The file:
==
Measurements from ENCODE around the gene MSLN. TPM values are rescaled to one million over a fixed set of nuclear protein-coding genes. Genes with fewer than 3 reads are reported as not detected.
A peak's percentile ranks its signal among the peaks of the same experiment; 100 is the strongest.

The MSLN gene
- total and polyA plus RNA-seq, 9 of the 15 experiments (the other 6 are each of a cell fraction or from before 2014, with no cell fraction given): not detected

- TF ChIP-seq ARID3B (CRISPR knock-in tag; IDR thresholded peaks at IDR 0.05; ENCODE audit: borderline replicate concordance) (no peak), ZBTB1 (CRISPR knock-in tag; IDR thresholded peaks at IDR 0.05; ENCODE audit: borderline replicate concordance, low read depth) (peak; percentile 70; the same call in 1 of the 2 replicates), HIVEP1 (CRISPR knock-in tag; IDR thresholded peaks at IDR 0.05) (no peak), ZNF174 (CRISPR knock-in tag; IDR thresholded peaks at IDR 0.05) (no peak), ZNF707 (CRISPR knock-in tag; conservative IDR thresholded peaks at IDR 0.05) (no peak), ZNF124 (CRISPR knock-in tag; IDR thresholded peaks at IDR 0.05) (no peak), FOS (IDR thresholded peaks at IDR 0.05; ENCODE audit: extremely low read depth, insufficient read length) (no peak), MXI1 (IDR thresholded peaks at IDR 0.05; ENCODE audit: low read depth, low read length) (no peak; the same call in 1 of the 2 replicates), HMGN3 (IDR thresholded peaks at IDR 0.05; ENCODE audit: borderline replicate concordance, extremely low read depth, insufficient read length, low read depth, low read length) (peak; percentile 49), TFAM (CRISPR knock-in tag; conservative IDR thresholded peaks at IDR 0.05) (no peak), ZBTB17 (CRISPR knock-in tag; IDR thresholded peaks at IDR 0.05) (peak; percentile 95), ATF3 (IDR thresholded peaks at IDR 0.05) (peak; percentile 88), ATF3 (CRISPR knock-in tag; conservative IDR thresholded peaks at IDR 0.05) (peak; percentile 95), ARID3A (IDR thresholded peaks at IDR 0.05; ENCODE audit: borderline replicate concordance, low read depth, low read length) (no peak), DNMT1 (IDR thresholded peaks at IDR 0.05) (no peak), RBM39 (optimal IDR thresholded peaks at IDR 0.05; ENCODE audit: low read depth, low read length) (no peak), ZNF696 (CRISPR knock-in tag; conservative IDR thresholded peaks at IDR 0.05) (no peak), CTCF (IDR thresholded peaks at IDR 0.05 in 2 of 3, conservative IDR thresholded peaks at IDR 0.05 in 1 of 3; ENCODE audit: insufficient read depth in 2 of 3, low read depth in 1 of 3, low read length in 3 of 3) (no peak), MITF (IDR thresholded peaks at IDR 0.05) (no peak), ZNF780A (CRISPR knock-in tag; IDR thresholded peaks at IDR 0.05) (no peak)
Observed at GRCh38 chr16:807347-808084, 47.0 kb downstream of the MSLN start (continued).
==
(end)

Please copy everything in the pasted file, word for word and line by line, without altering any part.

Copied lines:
Measurements from ENCODE around the gene MSLN. TPM values are rescaled to one million over a fixed set of nuclear protein-coding genes. Genes with fewer than 3 reads are reported as not detected.
A peak's percentile ranks its signal among the peaks of the same experiment; 100 is the strongest.

The MSLN gene
- total and polyA plus RNA-seq, 9 of the 15 experiments (the other 6 are each of a cell fraction or from before 2014, with no cell fraction given): not detected

- TF ChIP-seq ARID3B (CRISPR knock-in tag; IDR thresholded peaks at IDR 0.05; ENCODE audit: borderline replicate concordance) (no peak), ZBTB1 (CRISPR knock-in tag; IDR thresholded peaks at IDR 0.05; ENCODE audit: borderline replicate concordance, low read depth) (peak; percentile 70; the same call in 1 of the 2 replicates), HIVEP1 (CRISPR knock-in tag; IDR thresholded peaks at IDR 0.05) (no peak), ZNF174 (CRISPR knock-in tag; IDR thresholded peaks at IDR 0.05) (no peak), ZNF707 (CRISPR knock-in tag; conservative IDR thresholded peaks at IDR 0.05) (no peak), ZNF124 (CRISPR knock-in tag; IDR thresholded peaks at IDR 0.05) (no peak), FOS (IDR thresholded peaks at IDR 0.05; ENCODE audit: extremely low read depth, insufficient read length) (no peak), MXI1 (IDR thresholded peaks at IDR 0.05; ENCODE audit: low read depth, low read length) (no peak; the same call in 1 of the 2 replicates), HMGN3 (IDR thresholded peaks at IDR 0.05; ENCODE audit: borderline replicate concordance, extremely low read depth, insufficient read length, low read depth, low read length) (peak; percentile 49), TFAM (CRISPR knock-in tag; conservative IDR thresholded peaks at IDR 0.05) (no peak), ZBTB17 (CRISPR knock-in tag; IDR thresholded peaks at IDR 0.05) (peak; percentile 95), ATF3 (IDR thresholded peaks at IDR 0.05) (peak; percentile 88), ATF3 (CRISPR knock-in tag; conservative IDR thresholded peaks at IDR 0.05) (peak; percentile 95), ARID3A (IDR thresholded peaks at IDR 0.05; ENCODE audit: borderline replicate concordance, low read depth, low read length) (no peak), DNMT1 (IDR thresholded peaks at IDR 0.05) (no peak), RBM39 (optimal IDR thresholded peaks at IDR 0.05; ENCODE audit: low read depth, low read length) (no peak), ZNF696 (CRISPR knock-in tag; conservative IDR thresholded peaks at IDR 0.05) (no peak), CTCF (IDR thresholded peaks at IDR 0.05 in 2 of 3, conservative IDR thresholded peaks at IDR 0.05 in 1 of 3; ENCODE audit: insufficient read depth in 2 of 3, low read depth in 1 of 3, low read length in 3 of 3) (no peak), MITF (IDR thresholded peaks at IDR 0.05) (no peak), ZNF780A (CRISPR knock-in tag; IDR thresholded peaks at IDR 0.05) (no peak)
Observed at GRCh38 chr16:807347-808084, 47.0 kb downstream of the MSLN start (continued).